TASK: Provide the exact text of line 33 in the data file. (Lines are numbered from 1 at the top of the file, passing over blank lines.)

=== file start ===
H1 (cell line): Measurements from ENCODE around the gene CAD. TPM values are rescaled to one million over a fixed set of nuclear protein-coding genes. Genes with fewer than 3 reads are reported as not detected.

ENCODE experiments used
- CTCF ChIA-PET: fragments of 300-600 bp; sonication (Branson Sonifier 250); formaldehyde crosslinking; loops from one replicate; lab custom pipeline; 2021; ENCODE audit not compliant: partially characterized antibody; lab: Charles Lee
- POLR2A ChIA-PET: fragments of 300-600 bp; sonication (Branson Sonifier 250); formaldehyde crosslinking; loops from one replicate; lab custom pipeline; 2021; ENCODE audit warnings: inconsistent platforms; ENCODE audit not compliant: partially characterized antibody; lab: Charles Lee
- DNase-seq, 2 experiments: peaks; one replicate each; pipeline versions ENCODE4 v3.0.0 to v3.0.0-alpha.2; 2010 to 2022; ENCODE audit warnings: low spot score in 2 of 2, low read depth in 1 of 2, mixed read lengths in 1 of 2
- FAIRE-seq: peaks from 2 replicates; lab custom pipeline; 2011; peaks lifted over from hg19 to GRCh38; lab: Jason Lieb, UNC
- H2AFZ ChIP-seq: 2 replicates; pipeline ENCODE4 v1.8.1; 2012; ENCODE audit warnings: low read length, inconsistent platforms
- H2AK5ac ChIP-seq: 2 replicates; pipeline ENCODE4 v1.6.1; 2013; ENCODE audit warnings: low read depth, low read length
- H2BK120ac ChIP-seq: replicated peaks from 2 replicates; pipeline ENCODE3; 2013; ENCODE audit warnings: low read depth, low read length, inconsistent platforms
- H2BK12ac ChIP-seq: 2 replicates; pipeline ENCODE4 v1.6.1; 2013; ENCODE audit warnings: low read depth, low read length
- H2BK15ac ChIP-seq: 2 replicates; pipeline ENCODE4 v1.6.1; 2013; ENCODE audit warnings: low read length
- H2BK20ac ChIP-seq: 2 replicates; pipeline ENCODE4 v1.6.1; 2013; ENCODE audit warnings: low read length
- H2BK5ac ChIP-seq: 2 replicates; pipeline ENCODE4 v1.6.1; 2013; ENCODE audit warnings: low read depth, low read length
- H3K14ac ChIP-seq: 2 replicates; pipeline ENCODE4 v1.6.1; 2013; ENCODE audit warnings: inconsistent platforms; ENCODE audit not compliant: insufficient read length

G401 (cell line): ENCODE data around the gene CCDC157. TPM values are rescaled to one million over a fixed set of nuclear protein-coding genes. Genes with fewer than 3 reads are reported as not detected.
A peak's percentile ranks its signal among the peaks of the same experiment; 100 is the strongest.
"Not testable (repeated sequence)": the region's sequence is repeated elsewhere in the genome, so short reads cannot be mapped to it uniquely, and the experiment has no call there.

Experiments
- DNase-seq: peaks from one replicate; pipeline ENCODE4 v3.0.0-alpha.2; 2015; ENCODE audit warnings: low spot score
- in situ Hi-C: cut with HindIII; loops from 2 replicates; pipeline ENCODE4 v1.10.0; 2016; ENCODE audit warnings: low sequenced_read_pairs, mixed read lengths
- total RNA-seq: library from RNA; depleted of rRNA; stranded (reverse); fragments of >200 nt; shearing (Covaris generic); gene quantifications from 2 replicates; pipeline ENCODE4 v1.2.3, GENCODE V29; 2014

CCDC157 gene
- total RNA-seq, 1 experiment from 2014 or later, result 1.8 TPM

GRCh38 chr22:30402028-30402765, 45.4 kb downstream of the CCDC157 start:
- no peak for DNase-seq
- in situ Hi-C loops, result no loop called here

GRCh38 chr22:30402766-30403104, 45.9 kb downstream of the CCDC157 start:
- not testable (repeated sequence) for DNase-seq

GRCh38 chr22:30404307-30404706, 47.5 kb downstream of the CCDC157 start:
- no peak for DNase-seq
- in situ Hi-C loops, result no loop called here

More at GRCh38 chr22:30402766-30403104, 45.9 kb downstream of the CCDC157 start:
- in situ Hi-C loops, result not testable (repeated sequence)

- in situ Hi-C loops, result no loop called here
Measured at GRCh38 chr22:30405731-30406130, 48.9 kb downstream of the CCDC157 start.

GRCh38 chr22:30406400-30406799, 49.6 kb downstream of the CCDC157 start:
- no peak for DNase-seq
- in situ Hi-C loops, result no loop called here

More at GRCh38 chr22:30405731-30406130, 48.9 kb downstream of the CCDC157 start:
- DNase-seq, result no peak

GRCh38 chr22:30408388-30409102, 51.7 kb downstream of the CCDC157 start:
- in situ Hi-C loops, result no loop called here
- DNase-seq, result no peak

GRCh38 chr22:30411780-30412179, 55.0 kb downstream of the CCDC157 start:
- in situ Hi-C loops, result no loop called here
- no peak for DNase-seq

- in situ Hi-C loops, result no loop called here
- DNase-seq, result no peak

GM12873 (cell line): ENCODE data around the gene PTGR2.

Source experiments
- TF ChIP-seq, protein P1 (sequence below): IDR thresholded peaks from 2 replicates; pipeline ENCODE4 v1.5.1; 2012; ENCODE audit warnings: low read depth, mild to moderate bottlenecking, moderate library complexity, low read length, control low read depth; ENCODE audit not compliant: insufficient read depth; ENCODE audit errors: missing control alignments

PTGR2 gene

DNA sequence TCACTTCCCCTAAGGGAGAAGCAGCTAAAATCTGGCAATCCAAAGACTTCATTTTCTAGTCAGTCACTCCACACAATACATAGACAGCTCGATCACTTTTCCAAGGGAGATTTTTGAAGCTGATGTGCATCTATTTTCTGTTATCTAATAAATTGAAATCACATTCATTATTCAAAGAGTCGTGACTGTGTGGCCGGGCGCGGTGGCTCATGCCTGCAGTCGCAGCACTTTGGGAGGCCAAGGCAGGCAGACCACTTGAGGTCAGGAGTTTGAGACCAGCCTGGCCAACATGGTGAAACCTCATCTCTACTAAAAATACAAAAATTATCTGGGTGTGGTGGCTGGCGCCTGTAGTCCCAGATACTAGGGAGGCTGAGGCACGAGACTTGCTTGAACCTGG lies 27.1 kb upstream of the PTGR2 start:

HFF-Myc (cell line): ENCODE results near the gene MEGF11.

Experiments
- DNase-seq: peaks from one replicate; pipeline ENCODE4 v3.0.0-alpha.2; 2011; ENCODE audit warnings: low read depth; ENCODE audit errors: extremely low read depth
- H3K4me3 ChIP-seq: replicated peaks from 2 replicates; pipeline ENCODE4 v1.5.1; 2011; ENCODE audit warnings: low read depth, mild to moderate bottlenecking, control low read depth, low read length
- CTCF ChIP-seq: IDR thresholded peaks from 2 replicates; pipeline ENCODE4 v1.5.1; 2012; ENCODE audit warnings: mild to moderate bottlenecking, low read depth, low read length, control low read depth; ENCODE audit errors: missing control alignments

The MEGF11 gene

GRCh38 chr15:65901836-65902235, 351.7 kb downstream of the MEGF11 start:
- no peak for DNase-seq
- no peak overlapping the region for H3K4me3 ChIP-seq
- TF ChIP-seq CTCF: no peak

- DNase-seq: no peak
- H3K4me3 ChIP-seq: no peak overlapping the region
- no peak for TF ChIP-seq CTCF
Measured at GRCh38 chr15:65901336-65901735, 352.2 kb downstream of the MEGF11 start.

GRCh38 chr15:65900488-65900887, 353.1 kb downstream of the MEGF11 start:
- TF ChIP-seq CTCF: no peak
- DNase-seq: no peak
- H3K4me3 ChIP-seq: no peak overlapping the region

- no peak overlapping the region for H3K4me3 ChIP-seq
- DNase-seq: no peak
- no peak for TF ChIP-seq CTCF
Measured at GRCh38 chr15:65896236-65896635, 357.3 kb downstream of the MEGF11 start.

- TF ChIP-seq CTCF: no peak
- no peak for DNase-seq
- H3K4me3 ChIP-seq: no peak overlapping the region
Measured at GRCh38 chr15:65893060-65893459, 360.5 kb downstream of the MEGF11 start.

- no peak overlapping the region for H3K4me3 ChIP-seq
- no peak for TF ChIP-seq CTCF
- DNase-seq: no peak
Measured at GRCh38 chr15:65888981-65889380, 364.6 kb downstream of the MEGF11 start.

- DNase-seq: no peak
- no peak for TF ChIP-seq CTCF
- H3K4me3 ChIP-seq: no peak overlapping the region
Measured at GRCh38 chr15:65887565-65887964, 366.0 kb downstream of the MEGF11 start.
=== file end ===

- in situ Hi-C loops, result not testable (repeated sequence)